Your teeth are covered in enamel, the hardest most mineralized tissue in your body.1 But sometimes, accidents, injuries or just crunching down on a hard food item can chip a tooth. In addition, cavities and poor oral hygiene can also weaken teeth, making them easier to chip, as can teeth grinding. With the advances in dentistry, chipped teeth can usually be fixed painlessly and effectively.

If your tooth is chipped or fractured the first thing to do is make an appointment to see your dentist.

This is not a situation where waiting will improve the outcome of your tooth repair. Chipped teeth can become infected, and continually chewing on a chipped tooth can cause it to deteriorate further, requiring more extensive treatment. Until your dental appointment, eat only soft foods and chew on the opposite side of the chipped tooth. If the tooth is causing pain, take an over the counter pain reliever such as acetaminophen.

If you are fortunate enough to have the missing part of the tooth, make sure your dentist is aware of this, as in some cases it can be reattached. Place the tooth in a clean plastic bag with a few drops of water or saliva.2 Some dentists recommend placing the tooth in a glass of milk to keep it moist.3

Salt Water Rinse

Rinsing your mouth with warm salt water is also effective in cleaning debris from your mouth that might irritate the tooth and in promoting healing. Salt temporarily increases the pH balance in your mouth, creating an alkaline environment in which bacteria struggle to survive.4 Salt water also contains the same minerals our bodies have in equal concentrations so it doesn’t irritate the mucous membranes as mouthwash might.5 To make a salt water rinse, simply add one-half teaspoon of salt to a cup of warm water. Use the rinse every 3-4 hours. If the tooth has a sharp jagged edge, use the salt water rinse to remove any debris and then cover the tooth with dental cement, which is available at most drug stores.6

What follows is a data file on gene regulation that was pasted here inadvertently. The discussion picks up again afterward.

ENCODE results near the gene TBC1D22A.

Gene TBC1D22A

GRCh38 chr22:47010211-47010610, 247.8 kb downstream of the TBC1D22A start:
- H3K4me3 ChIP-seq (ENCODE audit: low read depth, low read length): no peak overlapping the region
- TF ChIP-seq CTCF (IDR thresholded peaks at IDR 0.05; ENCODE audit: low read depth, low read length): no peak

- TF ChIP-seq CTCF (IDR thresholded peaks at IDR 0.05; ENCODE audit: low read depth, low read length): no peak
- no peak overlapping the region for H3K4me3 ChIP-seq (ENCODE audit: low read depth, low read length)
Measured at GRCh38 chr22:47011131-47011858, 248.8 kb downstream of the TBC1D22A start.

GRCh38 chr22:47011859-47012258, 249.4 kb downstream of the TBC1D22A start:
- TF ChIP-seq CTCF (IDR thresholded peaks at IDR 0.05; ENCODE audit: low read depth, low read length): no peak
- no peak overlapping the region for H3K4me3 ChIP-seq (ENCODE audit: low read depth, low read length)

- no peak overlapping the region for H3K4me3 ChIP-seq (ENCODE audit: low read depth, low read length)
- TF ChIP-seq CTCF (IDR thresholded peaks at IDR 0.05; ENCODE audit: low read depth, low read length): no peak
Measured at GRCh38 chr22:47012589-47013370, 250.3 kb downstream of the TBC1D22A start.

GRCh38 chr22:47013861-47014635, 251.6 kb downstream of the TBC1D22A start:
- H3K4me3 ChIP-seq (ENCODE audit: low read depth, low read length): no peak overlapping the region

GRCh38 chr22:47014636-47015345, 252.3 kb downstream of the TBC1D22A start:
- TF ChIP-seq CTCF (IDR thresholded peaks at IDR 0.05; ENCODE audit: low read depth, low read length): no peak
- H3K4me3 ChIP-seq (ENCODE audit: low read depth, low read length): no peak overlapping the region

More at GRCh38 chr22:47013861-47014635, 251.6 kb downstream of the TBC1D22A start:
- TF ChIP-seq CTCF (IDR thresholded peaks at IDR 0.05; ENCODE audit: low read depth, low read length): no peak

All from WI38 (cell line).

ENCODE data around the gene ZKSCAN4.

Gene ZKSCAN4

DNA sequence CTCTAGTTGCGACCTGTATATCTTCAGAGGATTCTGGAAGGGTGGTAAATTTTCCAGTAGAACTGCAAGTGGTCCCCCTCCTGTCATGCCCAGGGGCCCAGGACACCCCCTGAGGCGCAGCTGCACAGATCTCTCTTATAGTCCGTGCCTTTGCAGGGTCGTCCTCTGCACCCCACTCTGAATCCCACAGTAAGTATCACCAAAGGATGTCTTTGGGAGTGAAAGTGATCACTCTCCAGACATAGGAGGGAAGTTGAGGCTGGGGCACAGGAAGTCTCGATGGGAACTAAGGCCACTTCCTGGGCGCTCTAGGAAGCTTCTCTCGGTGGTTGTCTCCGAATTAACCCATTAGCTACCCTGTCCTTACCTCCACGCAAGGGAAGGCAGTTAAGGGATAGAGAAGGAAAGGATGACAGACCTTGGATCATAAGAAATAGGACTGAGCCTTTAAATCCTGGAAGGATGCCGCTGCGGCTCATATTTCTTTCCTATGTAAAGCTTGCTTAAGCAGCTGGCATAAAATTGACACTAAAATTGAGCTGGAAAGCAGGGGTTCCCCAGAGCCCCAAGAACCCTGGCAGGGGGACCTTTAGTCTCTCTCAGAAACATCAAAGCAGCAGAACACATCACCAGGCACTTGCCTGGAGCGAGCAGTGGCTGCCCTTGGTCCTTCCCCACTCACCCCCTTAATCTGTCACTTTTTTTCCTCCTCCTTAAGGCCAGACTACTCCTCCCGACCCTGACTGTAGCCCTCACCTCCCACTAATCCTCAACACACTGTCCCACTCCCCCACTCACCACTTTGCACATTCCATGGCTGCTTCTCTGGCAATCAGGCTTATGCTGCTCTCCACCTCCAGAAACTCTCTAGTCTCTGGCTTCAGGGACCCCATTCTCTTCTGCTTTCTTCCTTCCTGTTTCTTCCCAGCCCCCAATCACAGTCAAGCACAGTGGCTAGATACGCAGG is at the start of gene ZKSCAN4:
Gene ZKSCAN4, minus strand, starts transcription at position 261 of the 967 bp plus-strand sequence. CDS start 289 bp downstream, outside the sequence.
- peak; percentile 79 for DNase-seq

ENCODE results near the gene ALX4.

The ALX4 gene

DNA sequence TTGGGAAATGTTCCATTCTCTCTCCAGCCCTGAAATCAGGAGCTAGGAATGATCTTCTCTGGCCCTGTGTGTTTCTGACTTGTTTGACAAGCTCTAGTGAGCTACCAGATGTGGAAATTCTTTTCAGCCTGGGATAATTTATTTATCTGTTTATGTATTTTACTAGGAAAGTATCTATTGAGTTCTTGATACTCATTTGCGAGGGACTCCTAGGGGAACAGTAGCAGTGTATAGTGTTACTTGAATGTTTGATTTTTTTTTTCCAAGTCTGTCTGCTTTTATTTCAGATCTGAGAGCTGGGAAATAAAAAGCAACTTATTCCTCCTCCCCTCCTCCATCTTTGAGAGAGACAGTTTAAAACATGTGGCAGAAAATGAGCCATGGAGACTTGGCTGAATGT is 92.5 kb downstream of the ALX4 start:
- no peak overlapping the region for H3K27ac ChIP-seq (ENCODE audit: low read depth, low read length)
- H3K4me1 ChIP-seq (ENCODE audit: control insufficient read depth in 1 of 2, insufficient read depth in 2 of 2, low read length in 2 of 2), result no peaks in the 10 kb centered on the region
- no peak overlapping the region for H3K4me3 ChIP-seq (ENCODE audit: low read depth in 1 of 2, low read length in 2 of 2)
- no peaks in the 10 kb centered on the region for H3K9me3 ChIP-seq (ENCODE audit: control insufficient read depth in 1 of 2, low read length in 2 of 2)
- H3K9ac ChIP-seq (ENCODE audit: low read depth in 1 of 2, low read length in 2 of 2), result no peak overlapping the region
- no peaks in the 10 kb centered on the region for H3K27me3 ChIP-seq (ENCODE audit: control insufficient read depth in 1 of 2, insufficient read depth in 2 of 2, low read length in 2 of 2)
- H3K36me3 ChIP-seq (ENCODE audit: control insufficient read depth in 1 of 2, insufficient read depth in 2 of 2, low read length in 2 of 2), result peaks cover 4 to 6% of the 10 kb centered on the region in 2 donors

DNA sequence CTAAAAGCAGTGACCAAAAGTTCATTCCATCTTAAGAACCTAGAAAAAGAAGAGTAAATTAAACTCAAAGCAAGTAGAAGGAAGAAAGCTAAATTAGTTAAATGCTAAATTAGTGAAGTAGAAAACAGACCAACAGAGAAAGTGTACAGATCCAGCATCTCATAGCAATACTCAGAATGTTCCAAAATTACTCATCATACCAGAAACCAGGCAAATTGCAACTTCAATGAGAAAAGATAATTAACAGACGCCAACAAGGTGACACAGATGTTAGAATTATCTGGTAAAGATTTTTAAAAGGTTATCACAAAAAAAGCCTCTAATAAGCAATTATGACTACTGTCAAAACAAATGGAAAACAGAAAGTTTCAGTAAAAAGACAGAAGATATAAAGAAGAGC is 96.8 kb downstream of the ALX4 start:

What Can the Dentist Do?

The simplest treatment for a chipped tooth is for a dentist to smooth and polish the chipped tooth. This can be done for most small chips. If the chip is larger, a dentist will place a filling or a crown (or cap) over the chipped tooth. If the chip is on a front tooth, the dentist may choose to use a resin to match your tooth color. To do so, they perform a procedure called bonding, where the surface of the tooth is roughened and then an adhesive and the resin are applied to look like the natural tooth surface. An ultraviolet light is then used to harden the resin.

Dental veneers are also an option for front teeth that are broken or chipped. A dental veneer is a thin shell of tooth-colored porcelain or resin composite material that covers the whole front of the tooth with a thicker section to replace the broken part of the tooth.7 It is similar to a false nail covering a fingernail.

Further Treatment

If the chip is large, and the nerve of the tooth is exposed, the repair will require more extensive treatment. This treatment may include a root canal procedure to remove the damaged nerve, in addition to a crown which will restore the integrity of the tooth. An indication that the nerve may be affected is tooth pain and sensitivity while chewing or when drinking or eating hot or cold foods and beverages.

That’s why any time your teeth start becoming sensitive or causing pain, it is important to see your dentist right away to determine the cause. Doing so can often prevent further tooth damage and more extensive treatment.

Keep your teeth and mouth in check with a visit to the dentist. Our Walled Lake Dental Office is a full-service dental clinic that addresses all your dental health needs. Dr. Hechtman has over 40 years of success and experience in dental treatments and cosmetic dentistry that restore smiles.

Call today for a Free dental evaluation to go over your options so that you make the best choice possible for your oral health and smile!

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1, 7 Repairing a Chipped or Broken Tooth, webmd.com
Link: https://www.webmd.com/oral-health/guide/repairing-a-chipped-or-broken-tooth#1

2 Handling Dental Emergencies: Chipped or fractured tooth, www.deltadentalins.com
Link: https://www.deltadentalins.com/oral_health/dentalemergency.html

3 Chipped Tooth, www.healthline.com, by Donna Christiano, 10/19/2017
Link: https://www.healthline.com/health/chipped-tooth

4,5 How Salt Water Rinse Benefits Oral Heatlh, www.colgate.com, by Tracey Sandilands
Link: https://www.colgate.com/en-us/oral-health/conditions/mouth-sores-and-infections/how-salt-water-mouth-rinse-benefits-oral-health-1214

6 Chipped or Cracked Tooth Causes and Repair, www.crest.com
Link: https://crest.com/en-us/oral-health/life-stages/adults/chipped-cracked-tooth-causes-repair